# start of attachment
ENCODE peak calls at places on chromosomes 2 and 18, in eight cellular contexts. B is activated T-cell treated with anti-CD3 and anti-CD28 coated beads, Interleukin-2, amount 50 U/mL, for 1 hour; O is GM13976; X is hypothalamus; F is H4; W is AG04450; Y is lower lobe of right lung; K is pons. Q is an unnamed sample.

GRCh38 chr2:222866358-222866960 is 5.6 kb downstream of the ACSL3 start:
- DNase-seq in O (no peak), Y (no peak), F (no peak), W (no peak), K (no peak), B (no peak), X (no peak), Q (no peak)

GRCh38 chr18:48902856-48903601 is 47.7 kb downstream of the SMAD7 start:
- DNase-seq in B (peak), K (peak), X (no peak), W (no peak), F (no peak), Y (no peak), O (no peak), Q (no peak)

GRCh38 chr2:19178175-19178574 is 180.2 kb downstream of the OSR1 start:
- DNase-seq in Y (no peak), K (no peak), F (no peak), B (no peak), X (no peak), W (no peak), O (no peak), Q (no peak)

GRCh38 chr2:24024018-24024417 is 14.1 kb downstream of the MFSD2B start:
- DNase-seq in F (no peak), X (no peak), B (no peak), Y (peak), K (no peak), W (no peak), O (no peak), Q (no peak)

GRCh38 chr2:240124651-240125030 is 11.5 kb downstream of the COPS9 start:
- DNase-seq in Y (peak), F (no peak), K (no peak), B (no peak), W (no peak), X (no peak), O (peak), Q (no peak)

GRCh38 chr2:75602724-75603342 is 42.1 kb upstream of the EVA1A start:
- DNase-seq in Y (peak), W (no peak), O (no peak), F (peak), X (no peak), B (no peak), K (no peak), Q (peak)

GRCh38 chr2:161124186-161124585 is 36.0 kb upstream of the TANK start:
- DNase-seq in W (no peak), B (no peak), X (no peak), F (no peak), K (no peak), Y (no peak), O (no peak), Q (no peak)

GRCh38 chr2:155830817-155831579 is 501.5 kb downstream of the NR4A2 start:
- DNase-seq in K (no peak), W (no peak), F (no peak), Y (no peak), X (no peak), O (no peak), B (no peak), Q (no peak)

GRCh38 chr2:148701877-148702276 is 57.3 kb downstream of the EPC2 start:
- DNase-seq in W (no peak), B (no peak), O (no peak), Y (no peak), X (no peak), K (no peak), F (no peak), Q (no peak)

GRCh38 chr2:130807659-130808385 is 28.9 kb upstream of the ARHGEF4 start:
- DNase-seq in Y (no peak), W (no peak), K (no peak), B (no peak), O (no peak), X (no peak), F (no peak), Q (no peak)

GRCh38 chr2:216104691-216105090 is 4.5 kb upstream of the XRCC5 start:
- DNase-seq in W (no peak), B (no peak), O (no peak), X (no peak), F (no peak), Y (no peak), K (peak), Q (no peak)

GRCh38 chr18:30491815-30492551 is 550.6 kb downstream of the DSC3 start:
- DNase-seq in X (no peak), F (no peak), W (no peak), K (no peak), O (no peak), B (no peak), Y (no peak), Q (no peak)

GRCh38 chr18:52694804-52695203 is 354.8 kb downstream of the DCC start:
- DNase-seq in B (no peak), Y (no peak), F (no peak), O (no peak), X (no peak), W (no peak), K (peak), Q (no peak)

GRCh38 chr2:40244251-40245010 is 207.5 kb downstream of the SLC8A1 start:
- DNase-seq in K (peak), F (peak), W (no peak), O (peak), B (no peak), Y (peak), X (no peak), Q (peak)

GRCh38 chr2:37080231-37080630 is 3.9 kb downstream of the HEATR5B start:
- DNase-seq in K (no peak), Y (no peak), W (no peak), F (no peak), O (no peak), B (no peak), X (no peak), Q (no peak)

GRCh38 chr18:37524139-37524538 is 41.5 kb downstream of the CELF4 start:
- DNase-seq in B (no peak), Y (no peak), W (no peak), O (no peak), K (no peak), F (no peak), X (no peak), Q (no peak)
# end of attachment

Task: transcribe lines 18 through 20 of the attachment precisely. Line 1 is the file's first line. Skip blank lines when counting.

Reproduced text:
GRCh38 chr2:148701877-148702276 is 57.3 kb downstream of the EPC2 start:
- DNase-seq in W (no peak), B (no peak), O (no peak), Y (no peak), X (no peak), K (no peak), F (no peak), Q (no peak)

GRCh38 chr2:130807659-130808385 is 28.9 kb upstream of the ARHGEF4 start: